1. The appellant is the plaintiff in a suit brought to recover actual possession of an occupancy holding in the village of Basanta of which he is the proprietor. His case is that the holding is non-transferable and that the defendants, who are in possession as purchasers from the original tenant, are mere trespassers. Of the defences raised we are now concerned only with the defence that occupancy holdings in the village are transferable by custom without the landlord's consent. The written statement says nothing about the payment of nazar, customary or otherwise. There is no plea that nazar has in fact been piid. Nor is there any reference to nazar in the issue framsd upon this question. The issue is merely: 'Are the disputed holdings transferable by local custom or usage?' At the trial, however, evidence relating to the payment of nazar has been given and both the Courts below have found in favour of a custom of transferability involving in some way, which is not clearly defined, the payment of naiar. The question is whether the finding can be supported in law.
2. The cases on the subject of customary nassar will be found collected in Mr. Sen's work on the Bengal Tenancy Act (3rd Edition, pages 136, 137). The principle of the cases is clearly this, that in order to establish a custom of transferability subject to the payment of a customary nazar the evidence must show that the landlord is bound to recogniz? the transfer when nazar of the amount or at the rate determined by custom is tendered to him. There is all the difference between a fixed nazar, which the landlord is obliged to accept whether he likes it or not, and a nazar which is bargained for and paid as the price of a consent which he may give or withhold as he pleases. A practice or course of business in a Zemindary office, according to which a transferee is recognized provided that the amount of the nazar is satisfactory to the landlord, is not sufficient.
3. Tried by this standard the finding of the learned Munsif is not a good finding of a custom. It is not enough to say 'that there are constant transfers and the transferees pay nazar to the landlord to be recognized.' The two statements that 'occupancy jotes are transferable' and that 'landlords recognize snoh on payment of nazar' are as they stand inconsistent. The payment of nazar without more is an indication that the jotes are not transferable without the landlord's consent, given on receipt of the nazar.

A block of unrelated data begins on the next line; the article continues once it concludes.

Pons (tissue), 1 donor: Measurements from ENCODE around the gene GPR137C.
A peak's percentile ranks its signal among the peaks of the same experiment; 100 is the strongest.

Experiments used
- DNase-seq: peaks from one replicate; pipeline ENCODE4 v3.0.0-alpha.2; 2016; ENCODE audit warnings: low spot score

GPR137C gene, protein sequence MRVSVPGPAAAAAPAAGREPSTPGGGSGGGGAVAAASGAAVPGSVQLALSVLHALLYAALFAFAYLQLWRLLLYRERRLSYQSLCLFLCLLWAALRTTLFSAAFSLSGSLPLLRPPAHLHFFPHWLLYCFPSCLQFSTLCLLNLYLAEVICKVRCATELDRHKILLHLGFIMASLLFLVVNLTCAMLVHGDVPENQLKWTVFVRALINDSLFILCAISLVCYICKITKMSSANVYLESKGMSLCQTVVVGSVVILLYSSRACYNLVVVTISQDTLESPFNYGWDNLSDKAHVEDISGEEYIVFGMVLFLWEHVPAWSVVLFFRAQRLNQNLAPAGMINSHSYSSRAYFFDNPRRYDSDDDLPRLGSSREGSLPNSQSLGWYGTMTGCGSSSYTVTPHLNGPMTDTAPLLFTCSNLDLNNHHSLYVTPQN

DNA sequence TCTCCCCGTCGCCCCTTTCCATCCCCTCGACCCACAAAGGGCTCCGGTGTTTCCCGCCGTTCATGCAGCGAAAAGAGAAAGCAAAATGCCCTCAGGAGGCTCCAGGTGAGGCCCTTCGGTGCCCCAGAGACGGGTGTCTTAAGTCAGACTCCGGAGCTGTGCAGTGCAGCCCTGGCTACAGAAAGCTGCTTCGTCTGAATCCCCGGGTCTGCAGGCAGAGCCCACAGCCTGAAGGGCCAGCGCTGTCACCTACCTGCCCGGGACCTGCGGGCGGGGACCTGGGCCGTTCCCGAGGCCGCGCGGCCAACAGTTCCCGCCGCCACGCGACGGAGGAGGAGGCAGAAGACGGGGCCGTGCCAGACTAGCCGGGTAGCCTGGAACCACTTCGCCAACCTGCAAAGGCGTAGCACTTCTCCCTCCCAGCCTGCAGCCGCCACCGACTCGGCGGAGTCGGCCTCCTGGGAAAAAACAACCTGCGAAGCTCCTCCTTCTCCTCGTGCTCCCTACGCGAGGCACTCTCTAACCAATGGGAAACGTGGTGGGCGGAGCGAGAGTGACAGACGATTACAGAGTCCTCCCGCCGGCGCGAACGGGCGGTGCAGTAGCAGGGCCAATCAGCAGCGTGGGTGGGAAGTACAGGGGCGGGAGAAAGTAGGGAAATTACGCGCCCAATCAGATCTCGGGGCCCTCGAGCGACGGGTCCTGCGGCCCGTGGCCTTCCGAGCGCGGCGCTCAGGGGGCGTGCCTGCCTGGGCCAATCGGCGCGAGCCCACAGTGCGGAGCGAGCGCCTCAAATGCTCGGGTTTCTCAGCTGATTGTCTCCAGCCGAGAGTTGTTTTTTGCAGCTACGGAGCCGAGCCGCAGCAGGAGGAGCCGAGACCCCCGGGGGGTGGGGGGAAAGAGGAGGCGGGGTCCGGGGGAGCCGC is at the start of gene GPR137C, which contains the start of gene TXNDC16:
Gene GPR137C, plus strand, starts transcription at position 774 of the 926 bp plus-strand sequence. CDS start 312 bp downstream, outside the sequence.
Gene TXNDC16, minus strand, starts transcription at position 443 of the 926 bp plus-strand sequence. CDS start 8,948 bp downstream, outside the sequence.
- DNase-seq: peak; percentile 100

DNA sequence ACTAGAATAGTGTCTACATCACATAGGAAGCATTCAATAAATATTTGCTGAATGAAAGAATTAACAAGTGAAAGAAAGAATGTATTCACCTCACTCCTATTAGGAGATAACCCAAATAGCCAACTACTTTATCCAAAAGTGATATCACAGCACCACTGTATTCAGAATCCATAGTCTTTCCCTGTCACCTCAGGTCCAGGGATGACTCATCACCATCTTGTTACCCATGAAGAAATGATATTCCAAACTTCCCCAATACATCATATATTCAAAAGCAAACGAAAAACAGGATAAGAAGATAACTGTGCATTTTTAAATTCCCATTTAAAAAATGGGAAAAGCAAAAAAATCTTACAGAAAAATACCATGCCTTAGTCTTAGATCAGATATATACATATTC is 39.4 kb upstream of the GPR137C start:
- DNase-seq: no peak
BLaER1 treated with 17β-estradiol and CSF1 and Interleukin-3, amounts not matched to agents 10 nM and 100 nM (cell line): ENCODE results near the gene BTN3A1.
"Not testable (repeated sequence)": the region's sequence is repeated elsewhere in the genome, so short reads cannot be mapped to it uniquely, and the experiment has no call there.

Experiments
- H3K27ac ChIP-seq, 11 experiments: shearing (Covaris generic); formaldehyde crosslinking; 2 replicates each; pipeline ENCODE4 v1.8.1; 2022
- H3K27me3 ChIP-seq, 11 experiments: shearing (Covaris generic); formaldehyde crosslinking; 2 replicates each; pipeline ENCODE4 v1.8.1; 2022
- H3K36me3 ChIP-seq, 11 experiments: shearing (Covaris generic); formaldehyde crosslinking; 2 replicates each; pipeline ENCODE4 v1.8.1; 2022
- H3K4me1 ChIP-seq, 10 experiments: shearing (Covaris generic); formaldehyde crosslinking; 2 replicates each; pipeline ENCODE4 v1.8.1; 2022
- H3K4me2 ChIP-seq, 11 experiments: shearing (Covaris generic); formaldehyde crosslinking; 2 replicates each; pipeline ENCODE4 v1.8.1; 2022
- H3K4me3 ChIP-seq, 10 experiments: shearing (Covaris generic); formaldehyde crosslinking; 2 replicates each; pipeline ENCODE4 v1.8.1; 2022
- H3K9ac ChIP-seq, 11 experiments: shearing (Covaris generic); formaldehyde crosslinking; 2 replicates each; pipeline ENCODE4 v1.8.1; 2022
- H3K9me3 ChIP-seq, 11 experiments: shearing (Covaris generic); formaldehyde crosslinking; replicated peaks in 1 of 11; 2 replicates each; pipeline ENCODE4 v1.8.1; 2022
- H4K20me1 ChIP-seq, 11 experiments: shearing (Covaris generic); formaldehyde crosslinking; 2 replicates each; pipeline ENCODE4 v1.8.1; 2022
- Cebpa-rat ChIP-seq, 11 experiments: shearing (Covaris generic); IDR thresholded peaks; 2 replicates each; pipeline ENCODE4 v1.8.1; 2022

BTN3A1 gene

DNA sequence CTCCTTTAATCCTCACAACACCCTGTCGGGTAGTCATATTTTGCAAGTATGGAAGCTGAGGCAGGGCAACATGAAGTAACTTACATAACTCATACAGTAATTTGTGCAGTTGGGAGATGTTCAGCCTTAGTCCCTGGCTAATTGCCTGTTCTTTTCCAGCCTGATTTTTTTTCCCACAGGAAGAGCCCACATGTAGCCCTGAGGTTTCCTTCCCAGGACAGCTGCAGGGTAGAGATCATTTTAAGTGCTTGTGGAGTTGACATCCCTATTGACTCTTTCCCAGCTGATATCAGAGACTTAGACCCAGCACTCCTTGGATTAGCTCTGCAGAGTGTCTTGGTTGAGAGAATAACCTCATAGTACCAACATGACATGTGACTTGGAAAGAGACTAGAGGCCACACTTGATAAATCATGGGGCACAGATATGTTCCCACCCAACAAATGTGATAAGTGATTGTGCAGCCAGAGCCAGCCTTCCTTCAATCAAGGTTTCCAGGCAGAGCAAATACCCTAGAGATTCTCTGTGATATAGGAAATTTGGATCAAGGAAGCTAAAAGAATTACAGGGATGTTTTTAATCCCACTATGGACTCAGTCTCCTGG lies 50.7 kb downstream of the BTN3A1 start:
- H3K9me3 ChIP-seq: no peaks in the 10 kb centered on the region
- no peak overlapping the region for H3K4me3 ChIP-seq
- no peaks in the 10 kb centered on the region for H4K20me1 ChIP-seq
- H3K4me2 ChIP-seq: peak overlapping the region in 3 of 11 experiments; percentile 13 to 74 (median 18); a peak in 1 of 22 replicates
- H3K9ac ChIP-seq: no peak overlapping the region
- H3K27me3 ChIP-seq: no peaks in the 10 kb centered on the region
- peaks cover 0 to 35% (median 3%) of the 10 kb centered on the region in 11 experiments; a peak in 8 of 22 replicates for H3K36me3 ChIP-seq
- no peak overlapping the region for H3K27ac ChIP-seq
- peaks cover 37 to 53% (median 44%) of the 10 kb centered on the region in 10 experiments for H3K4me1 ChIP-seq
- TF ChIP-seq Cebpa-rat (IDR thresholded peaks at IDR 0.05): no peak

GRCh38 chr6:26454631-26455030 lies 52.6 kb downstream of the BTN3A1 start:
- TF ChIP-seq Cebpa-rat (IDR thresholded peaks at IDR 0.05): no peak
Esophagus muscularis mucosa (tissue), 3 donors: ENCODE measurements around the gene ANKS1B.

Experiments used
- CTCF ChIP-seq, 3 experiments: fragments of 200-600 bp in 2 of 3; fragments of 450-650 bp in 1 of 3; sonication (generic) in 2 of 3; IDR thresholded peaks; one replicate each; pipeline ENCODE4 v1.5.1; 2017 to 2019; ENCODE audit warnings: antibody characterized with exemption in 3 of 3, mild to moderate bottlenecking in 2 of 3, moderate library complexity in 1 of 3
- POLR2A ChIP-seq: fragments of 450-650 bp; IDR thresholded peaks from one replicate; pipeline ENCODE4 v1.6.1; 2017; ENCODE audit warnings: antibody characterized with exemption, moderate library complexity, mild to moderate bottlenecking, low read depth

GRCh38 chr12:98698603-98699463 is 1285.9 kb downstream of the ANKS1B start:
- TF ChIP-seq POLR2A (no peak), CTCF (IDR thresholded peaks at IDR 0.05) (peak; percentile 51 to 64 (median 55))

4. The finding of the learned District Judge is more artificial, but as it rests on the same materials it is perhaps not surprising to find that it is also open to objection. He holds 'that a custom or usage existed in the plaintiffs' estate at Basanta by which occupancy holdings are transferred with the knowledge but without the consent of the landlord and are recognized by the landlord upon payment of a nazar fixed by custom.' It may be presumed that the Judge means that the transfers are or must be recognized by the landlord. Apart, however, from any question of grammar, the substantial objection to the finding is that it does not state the amount of the customary nazar. As to that there is no definite conclusion arrived at in the judgment. The Judge says that 'the landlords recognize all transfers of occupancy holdings, provided a fixed nazar, generally four annas in the rupee on the purchase of the property, is paid.' But though he adds that 'the nazar varies in different estates' be does not determine the rate payable in Basanta.
5. Now obviously a custom which leaves the amount or rate of nazar indefinite must be void for uncertainly. The position is no whit better than when the nazar is determined by agreement. No one knows what he has to pay and the landlord can demand what he pleases and refuse his consent unless he is satisfied.
6. Further there is another vice in the judgment. It is not found that the defendants paid or tendered any nazar. As I have said the written statement contains no such plea, and even if it be assumed that there is a customary rate of nazar which the landlord is obliged to accept, the defendants have no title under the custom until they have paid or tendered nazar at that rate. [Maharaja Radha Kishore Manikya v. Srimutty Ananda Pria 8 C.W.N. 235; Sreemutty Sibo Sundari Ghose v. Raj Mohun Guho 8 C.W.N. 214.
7. For these reasons the judgments and decrees of the Courts below should, in my opinion, be set aside and a decree made in favour of the plaintiff awarding her khas possession in accordance with the first prayer of the plaint with costs throughout. There will be a remand of the suit to the Court of first instance in order that the claim for mesne profits may be tried.
8. This judgment governs the consolidated appeals other than Appeals Nos. 2892, 2893, 2894, 2895 and 2896, which fail on other grounds and are dismissed with costs.
9. I may add that we allowed the parties, at their request, time to settle the matter, but they have not found it possible to arrive at an agreement.